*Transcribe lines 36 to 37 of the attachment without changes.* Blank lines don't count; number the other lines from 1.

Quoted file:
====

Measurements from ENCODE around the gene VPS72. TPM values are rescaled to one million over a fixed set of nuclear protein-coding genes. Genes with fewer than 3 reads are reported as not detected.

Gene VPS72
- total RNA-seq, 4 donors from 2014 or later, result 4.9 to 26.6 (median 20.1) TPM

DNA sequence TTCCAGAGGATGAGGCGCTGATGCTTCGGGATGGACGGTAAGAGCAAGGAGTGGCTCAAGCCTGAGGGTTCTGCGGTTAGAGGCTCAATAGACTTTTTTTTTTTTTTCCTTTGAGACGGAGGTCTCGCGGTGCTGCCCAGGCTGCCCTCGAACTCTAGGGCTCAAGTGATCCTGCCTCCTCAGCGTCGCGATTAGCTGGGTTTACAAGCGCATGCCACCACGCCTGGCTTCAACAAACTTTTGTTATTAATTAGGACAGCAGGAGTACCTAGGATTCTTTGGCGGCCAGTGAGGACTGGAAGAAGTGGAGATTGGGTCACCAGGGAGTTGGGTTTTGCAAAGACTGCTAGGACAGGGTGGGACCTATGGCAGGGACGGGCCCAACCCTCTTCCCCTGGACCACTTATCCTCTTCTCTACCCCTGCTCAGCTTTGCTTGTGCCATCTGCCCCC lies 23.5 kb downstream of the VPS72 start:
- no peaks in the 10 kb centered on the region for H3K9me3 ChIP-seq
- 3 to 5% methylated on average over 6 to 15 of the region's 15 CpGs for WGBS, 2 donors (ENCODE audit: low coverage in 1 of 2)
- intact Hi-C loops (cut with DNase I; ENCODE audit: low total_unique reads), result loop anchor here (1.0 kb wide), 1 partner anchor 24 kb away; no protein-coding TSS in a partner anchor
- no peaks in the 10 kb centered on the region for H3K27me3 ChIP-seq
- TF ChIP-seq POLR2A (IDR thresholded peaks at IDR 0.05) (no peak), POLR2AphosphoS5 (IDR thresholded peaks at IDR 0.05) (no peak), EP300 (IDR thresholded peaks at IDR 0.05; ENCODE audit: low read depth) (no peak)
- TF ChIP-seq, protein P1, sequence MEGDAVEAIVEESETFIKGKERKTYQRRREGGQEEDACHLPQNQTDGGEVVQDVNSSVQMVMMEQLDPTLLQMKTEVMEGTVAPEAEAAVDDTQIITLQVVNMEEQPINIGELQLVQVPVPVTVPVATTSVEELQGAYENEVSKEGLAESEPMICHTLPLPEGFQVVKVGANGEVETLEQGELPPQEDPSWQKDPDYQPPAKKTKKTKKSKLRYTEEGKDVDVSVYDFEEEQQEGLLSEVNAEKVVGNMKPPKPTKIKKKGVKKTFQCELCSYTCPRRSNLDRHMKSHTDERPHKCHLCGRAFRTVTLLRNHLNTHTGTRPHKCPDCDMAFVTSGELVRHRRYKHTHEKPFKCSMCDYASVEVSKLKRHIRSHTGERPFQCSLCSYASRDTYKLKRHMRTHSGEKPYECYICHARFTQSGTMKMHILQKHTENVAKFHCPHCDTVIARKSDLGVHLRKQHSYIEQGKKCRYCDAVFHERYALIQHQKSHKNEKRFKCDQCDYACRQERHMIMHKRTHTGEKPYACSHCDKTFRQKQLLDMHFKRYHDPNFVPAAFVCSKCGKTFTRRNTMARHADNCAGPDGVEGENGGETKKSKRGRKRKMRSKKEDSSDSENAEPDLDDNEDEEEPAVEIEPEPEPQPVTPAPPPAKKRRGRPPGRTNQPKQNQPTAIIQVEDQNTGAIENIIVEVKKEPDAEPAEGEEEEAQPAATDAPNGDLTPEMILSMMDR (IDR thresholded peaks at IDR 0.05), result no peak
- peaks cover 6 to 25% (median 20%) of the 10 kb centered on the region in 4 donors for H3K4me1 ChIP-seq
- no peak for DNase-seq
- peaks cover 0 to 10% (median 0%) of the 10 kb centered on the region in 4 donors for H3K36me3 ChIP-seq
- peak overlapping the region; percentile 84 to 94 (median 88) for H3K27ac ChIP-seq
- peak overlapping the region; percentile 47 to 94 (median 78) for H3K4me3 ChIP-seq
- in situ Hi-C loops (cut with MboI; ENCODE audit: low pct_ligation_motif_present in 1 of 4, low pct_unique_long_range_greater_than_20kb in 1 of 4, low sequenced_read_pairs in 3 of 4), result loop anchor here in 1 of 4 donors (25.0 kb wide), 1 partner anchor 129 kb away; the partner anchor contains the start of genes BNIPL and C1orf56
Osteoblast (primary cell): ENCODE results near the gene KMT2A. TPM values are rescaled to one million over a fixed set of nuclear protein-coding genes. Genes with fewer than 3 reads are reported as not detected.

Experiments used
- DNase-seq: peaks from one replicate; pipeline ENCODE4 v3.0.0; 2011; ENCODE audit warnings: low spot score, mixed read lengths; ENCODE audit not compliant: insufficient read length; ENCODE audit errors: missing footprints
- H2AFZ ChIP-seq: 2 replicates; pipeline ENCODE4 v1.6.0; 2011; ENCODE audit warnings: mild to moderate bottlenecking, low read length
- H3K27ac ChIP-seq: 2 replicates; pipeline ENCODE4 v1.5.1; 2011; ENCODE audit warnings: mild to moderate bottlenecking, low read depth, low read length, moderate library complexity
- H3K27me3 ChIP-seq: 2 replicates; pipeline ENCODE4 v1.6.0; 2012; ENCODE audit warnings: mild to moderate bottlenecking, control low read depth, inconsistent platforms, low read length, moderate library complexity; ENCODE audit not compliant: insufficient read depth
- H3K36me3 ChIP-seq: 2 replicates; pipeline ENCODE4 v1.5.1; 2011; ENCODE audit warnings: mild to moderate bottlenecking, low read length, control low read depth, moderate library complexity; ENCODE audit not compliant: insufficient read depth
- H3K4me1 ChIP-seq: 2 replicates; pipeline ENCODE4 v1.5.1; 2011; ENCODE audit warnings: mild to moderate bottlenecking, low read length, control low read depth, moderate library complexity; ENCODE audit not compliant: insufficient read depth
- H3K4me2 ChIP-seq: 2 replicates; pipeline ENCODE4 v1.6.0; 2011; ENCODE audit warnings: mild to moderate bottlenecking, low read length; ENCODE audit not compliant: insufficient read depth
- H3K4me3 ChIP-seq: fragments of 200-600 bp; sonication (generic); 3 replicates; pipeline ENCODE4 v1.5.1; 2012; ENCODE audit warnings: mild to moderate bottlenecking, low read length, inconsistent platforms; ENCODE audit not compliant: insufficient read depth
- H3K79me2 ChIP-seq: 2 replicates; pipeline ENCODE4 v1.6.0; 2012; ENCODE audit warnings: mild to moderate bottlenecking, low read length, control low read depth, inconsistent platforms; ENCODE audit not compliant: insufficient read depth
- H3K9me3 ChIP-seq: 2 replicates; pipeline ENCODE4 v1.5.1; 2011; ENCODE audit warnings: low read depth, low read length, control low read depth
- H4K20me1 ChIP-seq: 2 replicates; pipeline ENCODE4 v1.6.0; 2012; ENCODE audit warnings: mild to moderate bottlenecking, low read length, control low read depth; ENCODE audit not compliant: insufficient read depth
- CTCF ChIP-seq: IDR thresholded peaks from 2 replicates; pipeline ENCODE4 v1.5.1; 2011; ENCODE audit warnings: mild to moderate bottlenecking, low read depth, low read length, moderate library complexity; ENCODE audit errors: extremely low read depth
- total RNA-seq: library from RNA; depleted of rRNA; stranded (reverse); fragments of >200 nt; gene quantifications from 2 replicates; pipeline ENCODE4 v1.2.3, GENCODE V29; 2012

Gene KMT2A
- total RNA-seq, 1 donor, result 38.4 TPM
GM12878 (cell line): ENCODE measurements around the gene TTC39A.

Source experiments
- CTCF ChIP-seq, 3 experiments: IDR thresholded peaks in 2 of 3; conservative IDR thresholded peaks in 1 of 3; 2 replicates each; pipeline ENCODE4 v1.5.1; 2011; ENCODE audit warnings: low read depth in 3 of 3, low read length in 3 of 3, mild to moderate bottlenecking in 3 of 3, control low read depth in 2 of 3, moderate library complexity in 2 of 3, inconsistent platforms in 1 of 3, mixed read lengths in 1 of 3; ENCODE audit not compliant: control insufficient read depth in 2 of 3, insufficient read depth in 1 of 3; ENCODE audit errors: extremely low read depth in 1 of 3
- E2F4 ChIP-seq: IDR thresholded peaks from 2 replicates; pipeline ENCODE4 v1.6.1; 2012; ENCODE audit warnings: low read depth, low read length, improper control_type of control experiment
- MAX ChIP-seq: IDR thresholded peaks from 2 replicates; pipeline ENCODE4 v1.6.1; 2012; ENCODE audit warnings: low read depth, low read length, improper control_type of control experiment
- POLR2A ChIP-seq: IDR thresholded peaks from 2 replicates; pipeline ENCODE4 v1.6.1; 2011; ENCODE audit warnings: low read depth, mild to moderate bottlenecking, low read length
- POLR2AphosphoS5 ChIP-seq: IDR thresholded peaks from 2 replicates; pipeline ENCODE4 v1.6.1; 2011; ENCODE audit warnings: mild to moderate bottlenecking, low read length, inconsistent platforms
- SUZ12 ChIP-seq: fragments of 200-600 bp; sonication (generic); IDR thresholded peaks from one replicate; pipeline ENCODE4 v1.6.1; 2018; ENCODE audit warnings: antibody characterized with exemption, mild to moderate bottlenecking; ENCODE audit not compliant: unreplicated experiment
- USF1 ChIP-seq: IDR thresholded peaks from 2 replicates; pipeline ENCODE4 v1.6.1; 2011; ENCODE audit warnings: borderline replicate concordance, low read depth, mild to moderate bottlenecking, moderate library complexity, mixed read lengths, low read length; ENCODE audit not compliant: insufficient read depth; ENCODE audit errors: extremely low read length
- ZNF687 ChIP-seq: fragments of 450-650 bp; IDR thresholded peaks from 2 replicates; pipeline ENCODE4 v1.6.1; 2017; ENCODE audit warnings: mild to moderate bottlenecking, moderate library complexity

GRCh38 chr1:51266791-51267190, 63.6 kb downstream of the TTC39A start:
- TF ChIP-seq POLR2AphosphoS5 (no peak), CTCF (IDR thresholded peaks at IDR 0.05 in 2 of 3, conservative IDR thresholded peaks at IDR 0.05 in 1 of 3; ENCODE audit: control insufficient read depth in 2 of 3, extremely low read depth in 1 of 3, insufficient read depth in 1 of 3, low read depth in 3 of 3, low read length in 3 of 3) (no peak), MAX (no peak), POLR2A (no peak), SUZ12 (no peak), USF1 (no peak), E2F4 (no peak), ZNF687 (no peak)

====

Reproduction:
- CTCF ChIP-seq, 3 experiments: IDR thresholded peaks in 2 of 3; conservative IDR thresholded peaks in 1 of 3; 2 replicates each; pipeline ENCODE4 v1.5.1; 2011; ENCODE audit warnings: low read depth in 3 of 3, low read length in 3 of 3, mild to moderate bottlenecking in 3 of 3, control low read depth in 2 of 3, moderate library complexity in 2 of 3, inconsistent platforms in 1 of 3, mixed read lengths in 1 of 3; ENCODE audit not compliant: control insufficient read depth in 2 of 3, insufficient read depth in 1 of 3; ENCODE audit errors: extremely low read depth in 1 of 3
- E2F4 ChIP-seq: IDR thresholded peaks from 2 replicates; pipeline ENCODE4 v1.6.1; 2012; ENCODE audit warnings: low read depth, low read length, improper control_type of control experiment